“The word ‘translation’ comes, etymologically, from the Latin for ‘bearing across.’ Having been borne across the world, we are translated men. It is normally supposed that something always gets lost in translation; I cling obstinately to the notion that something can also be gained.”
Paul Valéry predicting chatbots
Language and thought aren’t complementary processes as precise as we (and computer scientists) would like them to be, declared Paul Valéry at the beginning of the twentieth century. What is even more remarkable is Valéry’s intuition on the “coming of a science of “living mechanics,” or cybernetics:
“The mind is undoubtedly linked to an organ, to a material system we know nothing about. My hypothesis is as follows: this organ, however, specialized it may be, is no less an organ and, as such, has functional features which are common to it with the others… Is it absurd or impossible to seek in the products of the mind any trace of these general functioning characteristics?”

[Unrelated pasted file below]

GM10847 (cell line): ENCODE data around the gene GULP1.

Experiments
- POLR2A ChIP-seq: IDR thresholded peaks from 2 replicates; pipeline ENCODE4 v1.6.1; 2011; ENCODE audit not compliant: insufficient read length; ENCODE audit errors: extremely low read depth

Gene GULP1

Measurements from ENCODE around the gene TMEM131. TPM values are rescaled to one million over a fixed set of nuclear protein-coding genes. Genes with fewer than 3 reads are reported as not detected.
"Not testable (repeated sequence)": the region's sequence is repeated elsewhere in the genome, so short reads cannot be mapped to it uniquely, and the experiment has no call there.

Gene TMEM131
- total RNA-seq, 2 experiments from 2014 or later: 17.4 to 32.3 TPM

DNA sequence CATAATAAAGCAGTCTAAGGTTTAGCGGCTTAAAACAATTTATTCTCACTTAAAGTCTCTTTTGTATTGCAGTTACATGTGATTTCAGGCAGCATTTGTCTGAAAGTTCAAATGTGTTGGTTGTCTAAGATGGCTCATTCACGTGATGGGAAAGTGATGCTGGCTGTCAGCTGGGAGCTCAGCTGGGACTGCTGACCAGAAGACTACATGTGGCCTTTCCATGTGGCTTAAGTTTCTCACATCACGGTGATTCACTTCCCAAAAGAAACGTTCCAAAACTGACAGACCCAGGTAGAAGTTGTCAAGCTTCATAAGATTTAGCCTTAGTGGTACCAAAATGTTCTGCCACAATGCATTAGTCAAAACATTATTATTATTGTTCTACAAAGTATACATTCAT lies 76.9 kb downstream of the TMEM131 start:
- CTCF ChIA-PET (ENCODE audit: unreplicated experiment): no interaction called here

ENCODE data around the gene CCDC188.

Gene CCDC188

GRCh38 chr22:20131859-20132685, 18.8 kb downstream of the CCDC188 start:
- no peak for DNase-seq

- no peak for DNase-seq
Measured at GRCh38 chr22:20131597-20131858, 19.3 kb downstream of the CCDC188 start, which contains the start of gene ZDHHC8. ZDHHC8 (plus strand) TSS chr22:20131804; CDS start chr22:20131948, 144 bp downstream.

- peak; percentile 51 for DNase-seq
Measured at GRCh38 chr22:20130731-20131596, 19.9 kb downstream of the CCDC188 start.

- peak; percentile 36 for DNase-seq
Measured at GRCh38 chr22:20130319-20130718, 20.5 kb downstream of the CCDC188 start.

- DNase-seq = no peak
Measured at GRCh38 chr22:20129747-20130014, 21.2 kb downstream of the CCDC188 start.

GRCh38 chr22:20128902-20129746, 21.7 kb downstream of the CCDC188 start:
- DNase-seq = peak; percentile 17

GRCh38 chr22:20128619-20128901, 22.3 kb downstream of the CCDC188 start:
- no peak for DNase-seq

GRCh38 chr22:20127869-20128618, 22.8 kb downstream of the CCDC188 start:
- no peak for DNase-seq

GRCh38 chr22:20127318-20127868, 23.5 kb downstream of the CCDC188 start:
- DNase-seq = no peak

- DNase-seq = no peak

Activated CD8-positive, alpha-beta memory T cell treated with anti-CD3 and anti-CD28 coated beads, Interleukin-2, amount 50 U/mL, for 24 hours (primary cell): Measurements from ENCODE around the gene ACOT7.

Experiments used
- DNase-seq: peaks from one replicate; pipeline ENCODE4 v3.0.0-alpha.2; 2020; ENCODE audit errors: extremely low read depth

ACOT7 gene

Chatbots and neural networks learning what they scrap from the Internet and taking their own decisions to optimize their responses may accommodate behavior or reactions that offer a scope of responses that could potentially inherit or amplify bias or undesired behavior.
If, to improve rapidly, a chatbot teaches himself to get the reaction he wants from people by repeating the expressions that create the highest engagement, he could end up mastering bully, aggressive discourses.
Natural language is a very difficult skill to master, especially for machines. So, today’s human editors, or “conversation designers” behind chatbots, are not going anywhere soon. Maybe soon the distributed neural farms they conform will yield them a decent living, enough to cultivate themselves and delivering a better training and edition than cold algorithms on their own.
Language of all things
Social researcher Tobias Rees believes that the field of artificial intelligence goes way beyond machines’ ability to interpret and reproduce intelligible and meaningful human language in any situation. Planet Earth includes living organisms that, from the perspective of their impact and importance to the biosphere, have a saying in “planetary governance.”